Arthritis is a general term that describes inflammation in joints. Inflammation is characterized by redness, warmth, swelling, and pain in the joint.
Rheumatoid arthritis is a type of chronic (ongoing) arthritis that occurs in joints on both sides of the body (such as both hands, wrists, and/or knees). This symmetric multiple joint involvement helps distinguish rheumatoid arthritis from other types of arthritis.
In addition to affecting the joints, rheumatoid arthritis may occasionally affect organs outside of the joints including the skin, eyes, lungs, heart, blood, nerves, or kidneys.
What are the symptoms of rheumatoid arthritis?
- Joint pain
- Joint swelling
- Stiffness – especially in the morning or after sitting for long periods
- Fatigue – best defined as tiredness and excessive sleepiness
How does rheumatoid arthritis affect people?
Rheumatoid arthritis affects each individual differently. In most people, joint symptoms may develop gradually over several years. In other people, rheumatoid arthritis may progress rapidly. Other people may have rheumatoid arthritis for a limited period of time and then enter a remission (a time with no symptoms).
Who is affected by rheumatoid arthritis?
Rheumatoid arthritis affects more than 1% of the United States population. It is three to five times more common in women than men. It usually occurs between the ages of 20 to 50; however, young children and the elderly can also develop rheumatoid arthritis.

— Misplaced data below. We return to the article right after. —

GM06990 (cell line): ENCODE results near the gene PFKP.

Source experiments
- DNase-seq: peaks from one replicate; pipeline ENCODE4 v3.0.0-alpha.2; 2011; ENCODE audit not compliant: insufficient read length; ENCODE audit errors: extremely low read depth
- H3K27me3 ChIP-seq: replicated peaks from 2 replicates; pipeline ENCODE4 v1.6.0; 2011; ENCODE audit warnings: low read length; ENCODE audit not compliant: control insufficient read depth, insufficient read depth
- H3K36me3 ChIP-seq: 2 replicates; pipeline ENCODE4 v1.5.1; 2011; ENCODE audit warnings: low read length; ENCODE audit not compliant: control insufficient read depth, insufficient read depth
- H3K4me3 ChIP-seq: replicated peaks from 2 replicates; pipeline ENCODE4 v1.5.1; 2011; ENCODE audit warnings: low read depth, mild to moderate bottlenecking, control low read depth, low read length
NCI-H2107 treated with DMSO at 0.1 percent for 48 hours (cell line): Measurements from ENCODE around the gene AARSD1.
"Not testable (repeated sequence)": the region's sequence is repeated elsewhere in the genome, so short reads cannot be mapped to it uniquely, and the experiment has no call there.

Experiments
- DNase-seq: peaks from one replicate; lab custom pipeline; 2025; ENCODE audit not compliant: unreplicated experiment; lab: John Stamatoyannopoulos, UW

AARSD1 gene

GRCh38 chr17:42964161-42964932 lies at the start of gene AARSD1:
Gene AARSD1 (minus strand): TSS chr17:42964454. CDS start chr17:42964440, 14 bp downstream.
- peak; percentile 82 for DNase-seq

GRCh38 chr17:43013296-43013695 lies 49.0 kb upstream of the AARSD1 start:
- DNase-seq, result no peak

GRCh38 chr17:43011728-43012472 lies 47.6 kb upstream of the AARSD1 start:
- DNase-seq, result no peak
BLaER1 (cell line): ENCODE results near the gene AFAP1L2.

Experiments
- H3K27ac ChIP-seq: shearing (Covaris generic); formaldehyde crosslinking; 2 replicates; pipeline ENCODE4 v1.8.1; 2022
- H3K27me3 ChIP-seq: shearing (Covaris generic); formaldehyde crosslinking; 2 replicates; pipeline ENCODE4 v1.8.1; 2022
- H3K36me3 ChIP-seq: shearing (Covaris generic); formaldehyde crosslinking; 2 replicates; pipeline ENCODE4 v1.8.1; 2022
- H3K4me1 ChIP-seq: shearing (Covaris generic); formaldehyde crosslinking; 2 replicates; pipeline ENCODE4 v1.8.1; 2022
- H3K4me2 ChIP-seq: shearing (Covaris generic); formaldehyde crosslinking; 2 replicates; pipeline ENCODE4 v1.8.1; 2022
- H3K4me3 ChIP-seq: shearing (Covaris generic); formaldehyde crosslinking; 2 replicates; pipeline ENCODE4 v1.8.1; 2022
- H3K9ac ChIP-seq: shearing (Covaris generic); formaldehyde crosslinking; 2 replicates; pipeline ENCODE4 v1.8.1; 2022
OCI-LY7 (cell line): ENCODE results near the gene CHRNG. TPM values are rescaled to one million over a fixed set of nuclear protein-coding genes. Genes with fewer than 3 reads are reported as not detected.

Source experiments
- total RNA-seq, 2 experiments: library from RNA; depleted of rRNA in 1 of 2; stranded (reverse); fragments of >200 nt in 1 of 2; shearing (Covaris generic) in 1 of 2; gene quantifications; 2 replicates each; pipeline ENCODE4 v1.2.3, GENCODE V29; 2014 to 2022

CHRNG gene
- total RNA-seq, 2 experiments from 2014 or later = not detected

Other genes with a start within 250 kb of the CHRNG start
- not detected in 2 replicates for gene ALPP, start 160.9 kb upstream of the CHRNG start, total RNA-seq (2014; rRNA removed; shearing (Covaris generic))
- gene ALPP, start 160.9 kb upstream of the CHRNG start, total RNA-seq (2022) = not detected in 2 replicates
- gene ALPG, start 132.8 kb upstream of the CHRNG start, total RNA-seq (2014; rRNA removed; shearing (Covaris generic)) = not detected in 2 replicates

What causes rheumatoid arthritis?
The exact cause of rheumatoid arthritis is unknown. However, it is believed to be caused by a combination of genetic factors, abnormal immunity, environmental factors, and hormonal factors.
Normally, the immune system protects the body from disease. In rheumatoid arthritis, something triggers the immune system to attack the joints and sometimes other organs. Some theories suggest that a virus or bacteria may alter the immune system, causing it to attack the joints. Some people have a genetic or inherited factor that makes them more likely to develop rheumatoid arthritis.
What are the results of joint inflammation?
Once the immune system is triggered, cells migrate from the blood into the joints and produce substances that cause inflammation.
The increased number of cells and inflammatory substances within the joint cause:
- Wearing down of cartilage (cushions at the end of bones)
- Swelling of the joint lining (synovium)
- Production of fluid in the diseased joint lining (synovial fluid)
As the cartilage wears down, the space between the bones narrows. If the condition worsens in the late stage, the bones could rub against each other just like what is seen in osteoarthritis (degeneration) in the elderly.
As the joint lining grows, it may invade or erode into the bone, resulting in irreversible damage to the bone. All of these factors cause the joint to become very painful, tender, swollen and warm to touch.
How is rheumatoid arthritis diagnosed?
The diagnosis of rheumatoid arthritis is based on a combination of factors, including:
- The specific location and symmetry of painful joints
- The presence of joint stiffness in the morning
- Presence of bumps/nodules under the skin (rheumatoid nodules)
- Results of x-ray tests that suggest rheumatoid arthritis
- Positive results of a blood test called the rheumatoid factor*